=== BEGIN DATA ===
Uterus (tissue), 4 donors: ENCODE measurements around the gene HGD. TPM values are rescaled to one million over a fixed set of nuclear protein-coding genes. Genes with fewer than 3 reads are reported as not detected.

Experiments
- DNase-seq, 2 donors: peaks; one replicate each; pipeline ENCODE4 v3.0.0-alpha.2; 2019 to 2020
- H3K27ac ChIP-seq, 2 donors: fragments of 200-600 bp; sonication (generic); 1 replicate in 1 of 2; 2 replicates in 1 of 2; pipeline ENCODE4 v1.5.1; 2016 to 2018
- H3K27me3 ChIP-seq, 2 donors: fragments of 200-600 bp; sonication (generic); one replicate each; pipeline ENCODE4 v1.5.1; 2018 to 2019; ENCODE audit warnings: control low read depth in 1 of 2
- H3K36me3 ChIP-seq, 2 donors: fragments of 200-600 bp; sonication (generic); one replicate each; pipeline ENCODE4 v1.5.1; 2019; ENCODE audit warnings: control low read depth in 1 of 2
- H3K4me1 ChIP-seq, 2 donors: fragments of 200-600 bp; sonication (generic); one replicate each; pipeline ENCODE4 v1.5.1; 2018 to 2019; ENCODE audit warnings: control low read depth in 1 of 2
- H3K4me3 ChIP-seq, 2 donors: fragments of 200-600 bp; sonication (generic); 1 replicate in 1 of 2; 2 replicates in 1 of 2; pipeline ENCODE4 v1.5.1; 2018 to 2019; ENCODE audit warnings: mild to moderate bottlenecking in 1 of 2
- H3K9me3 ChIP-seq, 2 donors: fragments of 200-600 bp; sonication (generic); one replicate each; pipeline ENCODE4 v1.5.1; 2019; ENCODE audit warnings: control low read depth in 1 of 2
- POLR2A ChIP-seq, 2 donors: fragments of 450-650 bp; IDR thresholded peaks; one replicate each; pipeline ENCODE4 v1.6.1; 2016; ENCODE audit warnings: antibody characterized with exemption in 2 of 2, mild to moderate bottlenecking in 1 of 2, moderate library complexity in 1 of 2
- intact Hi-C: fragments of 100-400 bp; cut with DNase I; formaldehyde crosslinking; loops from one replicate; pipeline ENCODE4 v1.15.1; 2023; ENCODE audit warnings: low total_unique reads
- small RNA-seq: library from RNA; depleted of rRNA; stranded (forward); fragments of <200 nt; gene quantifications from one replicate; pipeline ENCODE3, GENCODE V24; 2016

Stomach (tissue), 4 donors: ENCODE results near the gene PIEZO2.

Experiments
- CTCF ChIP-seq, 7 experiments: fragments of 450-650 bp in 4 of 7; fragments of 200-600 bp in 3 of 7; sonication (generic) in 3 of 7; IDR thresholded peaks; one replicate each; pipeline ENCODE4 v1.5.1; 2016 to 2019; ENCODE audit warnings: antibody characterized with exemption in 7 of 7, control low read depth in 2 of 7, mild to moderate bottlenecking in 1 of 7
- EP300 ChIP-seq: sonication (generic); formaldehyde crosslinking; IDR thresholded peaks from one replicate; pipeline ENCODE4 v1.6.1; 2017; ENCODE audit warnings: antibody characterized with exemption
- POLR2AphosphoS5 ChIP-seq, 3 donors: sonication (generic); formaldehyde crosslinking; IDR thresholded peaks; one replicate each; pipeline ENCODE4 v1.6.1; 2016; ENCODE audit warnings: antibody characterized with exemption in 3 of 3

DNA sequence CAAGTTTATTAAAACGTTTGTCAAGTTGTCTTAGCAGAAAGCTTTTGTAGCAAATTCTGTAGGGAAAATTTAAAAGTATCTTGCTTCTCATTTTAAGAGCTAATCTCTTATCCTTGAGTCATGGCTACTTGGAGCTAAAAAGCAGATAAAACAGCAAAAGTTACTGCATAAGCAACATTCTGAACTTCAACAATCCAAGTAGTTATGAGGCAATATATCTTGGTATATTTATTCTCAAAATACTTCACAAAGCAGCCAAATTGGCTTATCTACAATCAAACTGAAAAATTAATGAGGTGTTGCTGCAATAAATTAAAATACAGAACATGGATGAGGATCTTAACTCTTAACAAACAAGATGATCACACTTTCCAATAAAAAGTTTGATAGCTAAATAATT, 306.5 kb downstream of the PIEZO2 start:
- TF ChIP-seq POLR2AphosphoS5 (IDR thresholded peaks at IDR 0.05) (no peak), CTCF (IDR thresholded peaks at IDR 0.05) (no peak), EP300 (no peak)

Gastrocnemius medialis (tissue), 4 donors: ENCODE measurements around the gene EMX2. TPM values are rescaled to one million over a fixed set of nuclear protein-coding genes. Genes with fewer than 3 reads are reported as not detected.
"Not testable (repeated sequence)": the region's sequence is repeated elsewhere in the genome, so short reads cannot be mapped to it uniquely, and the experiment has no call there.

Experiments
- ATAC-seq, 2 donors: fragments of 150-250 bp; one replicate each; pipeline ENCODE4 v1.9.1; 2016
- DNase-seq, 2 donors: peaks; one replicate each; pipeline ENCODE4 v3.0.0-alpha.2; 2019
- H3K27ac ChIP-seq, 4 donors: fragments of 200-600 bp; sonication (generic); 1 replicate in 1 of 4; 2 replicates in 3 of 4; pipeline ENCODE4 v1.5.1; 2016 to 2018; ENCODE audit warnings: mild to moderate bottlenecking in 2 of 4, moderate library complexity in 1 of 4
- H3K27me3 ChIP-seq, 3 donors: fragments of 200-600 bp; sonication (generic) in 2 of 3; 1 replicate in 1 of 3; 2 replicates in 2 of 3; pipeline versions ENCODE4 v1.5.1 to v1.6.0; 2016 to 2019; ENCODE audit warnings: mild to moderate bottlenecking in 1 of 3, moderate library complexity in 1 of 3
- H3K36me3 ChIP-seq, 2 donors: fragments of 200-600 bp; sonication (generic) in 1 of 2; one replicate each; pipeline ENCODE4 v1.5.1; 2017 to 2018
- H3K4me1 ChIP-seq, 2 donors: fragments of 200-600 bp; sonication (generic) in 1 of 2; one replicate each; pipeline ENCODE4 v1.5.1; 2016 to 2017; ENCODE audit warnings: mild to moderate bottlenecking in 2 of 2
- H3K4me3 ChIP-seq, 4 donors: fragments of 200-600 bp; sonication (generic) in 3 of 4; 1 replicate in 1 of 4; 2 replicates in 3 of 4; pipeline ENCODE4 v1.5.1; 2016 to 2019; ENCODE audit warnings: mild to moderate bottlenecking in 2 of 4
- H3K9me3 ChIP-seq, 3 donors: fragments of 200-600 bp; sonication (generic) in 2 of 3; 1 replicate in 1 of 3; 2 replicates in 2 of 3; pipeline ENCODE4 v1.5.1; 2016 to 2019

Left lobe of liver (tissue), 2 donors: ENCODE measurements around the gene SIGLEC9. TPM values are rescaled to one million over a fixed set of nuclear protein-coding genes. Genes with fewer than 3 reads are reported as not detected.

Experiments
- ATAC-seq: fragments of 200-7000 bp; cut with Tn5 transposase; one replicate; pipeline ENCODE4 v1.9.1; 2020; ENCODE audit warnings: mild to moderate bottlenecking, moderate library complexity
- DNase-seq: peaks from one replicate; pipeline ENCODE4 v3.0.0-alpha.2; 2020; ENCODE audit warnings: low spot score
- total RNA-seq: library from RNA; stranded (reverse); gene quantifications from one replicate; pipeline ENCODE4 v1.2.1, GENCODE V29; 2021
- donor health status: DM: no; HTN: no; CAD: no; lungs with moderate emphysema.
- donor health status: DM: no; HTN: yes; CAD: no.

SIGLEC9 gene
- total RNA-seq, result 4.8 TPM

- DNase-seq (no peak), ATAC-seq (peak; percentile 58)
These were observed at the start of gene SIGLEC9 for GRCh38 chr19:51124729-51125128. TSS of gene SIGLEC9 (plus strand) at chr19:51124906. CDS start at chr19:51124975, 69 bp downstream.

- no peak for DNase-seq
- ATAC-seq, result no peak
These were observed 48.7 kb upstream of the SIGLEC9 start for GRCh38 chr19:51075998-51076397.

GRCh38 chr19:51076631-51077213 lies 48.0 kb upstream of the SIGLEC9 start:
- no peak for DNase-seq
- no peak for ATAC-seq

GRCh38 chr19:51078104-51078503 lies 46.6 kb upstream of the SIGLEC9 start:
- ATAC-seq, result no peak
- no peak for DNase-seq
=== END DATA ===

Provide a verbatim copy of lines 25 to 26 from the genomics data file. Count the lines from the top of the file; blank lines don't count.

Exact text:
- H3K27ac ChIP-seq, 4 donors: fragments of 200-600 bp; sonication (generic); 1 replicate in 1 of 4; 2 replicates in 3 of 4; pipeline ENCODE4 v1.5.1; 2016 to 2018; ENCODE audit warnings: mild to moderate bottlenecking in 2 of 4, moderate library complexity in 1 of 4
- H3K27me3 ChIP-seq, 3 donors: fragments of 200-600 bp; sonication (generic) in 2 of 3; 1 replicate in 1 of 3; 2 replicates in 2 of 3; pipeline versions ENCODE4 v1.5.1 to v1.6.0; 2016 to 2019; ENCODE audit warnings: mild to moderate bottlenecking in 1 of 3, moderate library complexity in 1 of 3